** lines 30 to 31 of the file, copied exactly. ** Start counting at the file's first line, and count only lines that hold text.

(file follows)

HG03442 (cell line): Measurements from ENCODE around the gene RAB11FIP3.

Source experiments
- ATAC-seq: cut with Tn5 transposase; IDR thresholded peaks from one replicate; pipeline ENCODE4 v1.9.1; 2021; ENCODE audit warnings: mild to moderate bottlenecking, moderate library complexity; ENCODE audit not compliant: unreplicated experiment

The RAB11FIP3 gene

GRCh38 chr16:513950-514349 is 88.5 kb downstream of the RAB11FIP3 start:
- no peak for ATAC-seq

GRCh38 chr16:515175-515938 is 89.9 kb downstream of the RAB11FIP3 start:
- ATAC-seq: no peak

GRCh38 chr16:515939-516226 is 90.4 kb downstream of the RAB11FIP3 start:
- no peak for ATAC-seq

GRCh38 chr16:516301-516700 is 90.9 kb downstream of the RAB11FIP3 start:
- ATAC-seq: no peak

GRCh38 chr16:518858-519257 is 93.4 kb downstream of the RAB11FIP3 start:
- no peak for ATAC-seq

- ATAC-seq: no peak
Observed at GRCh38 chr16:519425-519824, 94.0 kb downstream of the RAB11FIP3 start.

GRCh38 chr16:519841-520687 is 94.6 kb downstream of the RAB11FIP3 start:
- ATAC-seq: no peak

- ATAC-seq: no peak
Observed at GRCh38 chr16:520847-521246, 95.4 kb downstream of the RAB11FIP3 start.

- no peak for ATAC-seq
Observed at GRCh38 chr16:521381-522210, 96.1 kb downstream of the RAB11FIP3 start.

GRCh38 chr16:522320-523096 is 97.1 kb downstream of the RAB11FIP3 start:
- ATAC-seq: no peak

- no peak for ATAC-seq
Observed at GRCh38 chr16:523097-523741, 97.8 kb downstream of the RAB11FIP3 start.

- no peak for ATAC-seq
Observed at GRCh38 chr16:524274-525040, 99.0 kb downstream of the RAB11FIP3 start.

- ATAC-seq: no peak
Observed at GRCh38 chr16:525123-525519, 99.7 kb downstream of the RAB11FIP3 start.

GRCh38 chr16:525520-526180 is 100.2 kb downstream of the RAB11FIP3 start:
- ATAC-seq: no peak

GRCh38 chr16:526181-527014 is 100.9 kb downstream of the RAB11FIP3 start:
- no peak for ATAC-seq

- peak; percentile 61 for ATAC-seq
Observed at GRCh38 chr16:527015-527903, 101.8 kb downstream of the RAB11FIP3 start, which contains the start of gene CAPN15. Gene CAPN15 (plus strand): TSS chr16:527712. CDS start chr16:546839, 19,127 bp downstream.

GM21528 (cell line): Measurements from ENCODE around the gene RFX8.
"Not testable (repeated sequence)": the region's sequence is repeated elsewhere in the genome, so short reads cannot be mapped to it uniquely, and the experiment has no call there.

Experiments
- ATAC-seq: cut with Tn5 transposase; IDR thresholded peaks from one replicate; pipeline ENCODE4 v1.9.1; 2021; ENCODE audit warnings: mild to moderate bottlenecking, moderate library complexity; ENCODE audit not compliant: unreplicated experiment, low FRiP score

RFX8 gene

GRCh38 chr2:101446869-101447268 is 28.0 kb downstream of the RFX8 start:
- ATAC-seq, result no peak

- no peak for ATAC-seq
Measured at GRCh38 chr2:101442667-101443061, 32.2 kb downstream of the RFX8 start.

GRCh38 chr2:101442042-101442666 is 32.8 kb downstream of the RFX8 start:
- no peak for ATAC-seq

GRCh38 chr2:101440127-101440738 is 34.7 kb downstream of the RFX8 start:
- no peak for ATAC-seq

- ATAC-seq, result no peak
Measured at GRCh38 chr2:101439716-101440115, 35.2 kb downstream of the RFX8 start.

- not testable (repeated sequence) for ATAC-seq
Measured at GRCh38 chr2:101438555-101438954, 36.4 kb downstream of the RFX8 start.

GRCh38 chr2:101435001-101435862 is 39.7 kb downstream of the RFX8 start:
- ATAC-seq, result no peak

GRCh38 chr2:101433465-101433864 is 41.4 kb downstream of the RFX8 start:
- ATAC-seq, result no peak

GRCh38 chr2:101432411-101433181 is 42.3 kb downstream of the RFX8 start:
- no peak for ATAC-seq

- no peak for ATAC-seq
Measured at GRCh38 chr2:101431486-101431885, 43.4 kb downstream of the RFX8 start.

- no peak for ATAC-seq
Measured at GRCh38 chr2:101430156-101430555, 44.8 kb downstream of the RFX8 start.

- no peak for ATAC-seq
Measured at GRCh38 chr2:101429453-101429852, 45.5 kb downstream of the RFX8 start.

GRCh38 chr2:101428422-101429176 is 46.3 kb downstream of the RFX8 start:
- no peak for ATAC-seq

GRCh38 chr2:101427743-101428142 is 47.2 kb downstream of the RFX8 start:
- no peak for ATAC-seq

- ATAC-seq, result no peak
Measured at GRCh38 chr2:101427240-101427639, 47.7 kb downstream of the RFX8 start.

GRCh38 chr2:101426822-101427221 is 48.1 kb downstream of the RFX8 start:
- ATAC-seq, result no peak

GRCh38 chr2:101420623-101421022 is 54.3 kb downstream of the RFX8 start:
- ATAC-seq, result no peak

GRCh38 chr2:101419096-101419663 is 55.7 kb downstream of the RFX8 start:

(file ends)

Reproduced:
Observed at GRCh38 chr16:525123-525519, 99.7 kb downstream of the RAB11FIP3 start.

GRCh38 chr16:525520-526180 is 100.2 kb downstream of the RAB11FIP3 start: